Fee-free legal advisory services and advocacy to citizens and NGO´s. Human rights advocacy towards the state institutions. Review, commentary and analysis in the law-making process. Oversight of judiciary – „judiciary watchdog“. (Top example: with regard to enforcement issues the dormant courts do not act in the area of ownership rights which are basic constitutional and human rights.) Monitoring and analysis of international treaties and agreements into legislative framework of the Slovak Law system. Participation in creation and writing new laws with regard to European Union acqui communitaire. The enhancement of the legal awareness – talkshows on TV and radio, articles, lecturing at Law Faculties and Faculty of Management. Advising to incoming foreign organisations and Embassies.

On August 21, 1968 the occupation of Czechoslovakia by troops of the Warsaw Pact ended the „ Prague Spring“ and began the process of „normalization“ which reestablished a totalitarian communist regime. Nine years later, on January 1, 1977, a group of dissidents which included Vacalv Havel, the current president of the Czech Republic, issued the declaration Charter 77. Those who signed this charter did more then just call attention to violation of human and citizen rights. They demanded and were personally committed to working for the establishment of justice, the rule of law and respect for human rights and international agreements in Czechoslovakia. Those who affixed their signatures to the Charta 77 and became part of this civic movement sought to work within the law for the public benefit. The communist regime, however, subjected them to various forms of persecution ranging from the loss of employment to imprisonment.

One year later, Professor František Janouch established The Charta 77 Foundation in Sweden. From abroad the Foundation sought support for the movement in Czechoslovakia and, when individual signatories were imprisoned, provided assistance to their families so that they could survive.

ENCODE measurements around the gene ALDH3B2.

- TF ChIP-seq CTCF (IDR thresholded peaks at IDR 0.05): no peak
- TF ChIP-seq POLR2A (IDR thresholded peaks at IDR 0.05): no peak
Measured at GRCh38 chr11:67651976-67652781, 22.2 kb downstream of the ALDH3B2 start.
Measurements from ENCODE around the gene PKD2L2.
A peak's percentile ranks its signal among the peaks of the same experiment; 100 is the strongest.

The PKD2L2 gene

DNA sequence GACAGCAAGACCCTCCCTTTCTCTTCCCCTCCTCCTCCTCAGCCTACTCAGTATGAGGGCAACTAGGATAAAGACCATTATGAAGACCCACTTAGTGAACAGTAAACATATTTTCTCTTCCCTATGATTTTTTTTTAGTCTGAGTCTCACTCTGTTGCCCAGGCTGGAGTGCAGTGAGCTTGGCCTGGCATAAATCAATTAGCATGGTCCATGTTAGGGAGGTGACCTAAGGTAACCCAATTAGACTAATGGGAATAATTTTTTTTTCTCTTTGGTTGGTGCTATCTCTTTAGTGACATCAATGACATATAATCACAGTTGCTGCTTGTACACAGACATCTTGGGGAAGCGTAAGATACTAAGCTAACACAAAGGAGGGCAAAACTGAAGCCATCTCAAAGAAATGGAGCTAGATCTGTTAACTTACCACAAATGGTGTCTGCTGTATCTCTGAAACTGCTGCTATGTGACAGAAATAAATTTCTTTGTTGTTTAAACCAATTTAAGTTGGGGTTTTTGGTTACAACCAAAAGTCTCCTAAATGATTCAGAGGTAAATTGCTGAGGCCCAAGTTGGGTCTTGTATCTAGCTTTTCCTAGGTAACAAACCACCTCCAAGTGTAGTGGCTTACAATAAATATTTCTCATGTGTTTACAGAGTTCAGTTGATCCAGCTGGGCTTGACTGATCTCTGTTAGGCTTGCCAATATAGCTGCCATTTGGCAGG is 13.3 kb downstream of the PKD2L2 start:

In November 1989 the Foundation moved its headquaters from Sweden to Czechoslovakia and as officialy registered federal entity continued to support the revolution through its local offices in Prague, Brno and Bratislava. Following the split of Czechoslovakia in 1992 Slovak Charta 77 Foundation was registered as the independent Slovak organization (Law on Foundations 207/1966 Z.z.) maintaining the continuity of ideas and principles as agreed between Mr. Havel, Janouch, Dienstbier, Schwarzenberg and Ms. Szatmary.

The Charta 77 Foundation Slovakia seeks to encourage the development of a truly democratic civil society and achieve the still relevant ideals of the Charta 77, namely, respect for human rights, tolerance and the rule of law. It provides Slovak citizens and others with legal assistance starting with basic legal advise through local courts up to both Supreme and Constitutional Court and Strassbourg. The Foundation offers variety of public education and information programs, maintains constructive dialogue with representatives of political and state power, calls attention to and documents specific violations of human and citizen rights, promotes tolerance and defense of minorities, acts as mediator in conflict situations, analyzes legal proposals affecting the guarantee of human and citizen rights, issues reports and cooperates with other not-for-profit entities.

Average amount of clients monthly is 172. The structure of cases according to highest amounts and areas of law was as follows:

  • property law
  • civil law
  • social law
  • labor law
  • penal law
  • administrative law
  • police violation
  • children rights
  • rights of prisoners
  • media
  • persecution of minorities

The Foundation employes full time lawyers and law student volunteers and closely cooperates in the need of additional lawyers with three Advocacy Firms.

In the field of legislation the new social program to decrease the unemployment through microcredits was launched in cooperation with National Labor Office supplemented by newly proposed paragraphs for Slovak Parliament. The Foundation worked out The Charta of the Rights of Oncological Patients and one third of the Law on Ombudsman and succeeded to include paragraphs on tax law deduction for NGO´s in new tax law.

The Foundation raised funds for Cierny Balog village in Central Slovakia to repair the destructed road during Summer floods. The Foundation was recently offered to provide representatives to Slovak Television Board and still serves as legal advisor to regional Gremiums of the 3rd Sector as follow-up activity to everyday NGO advisory.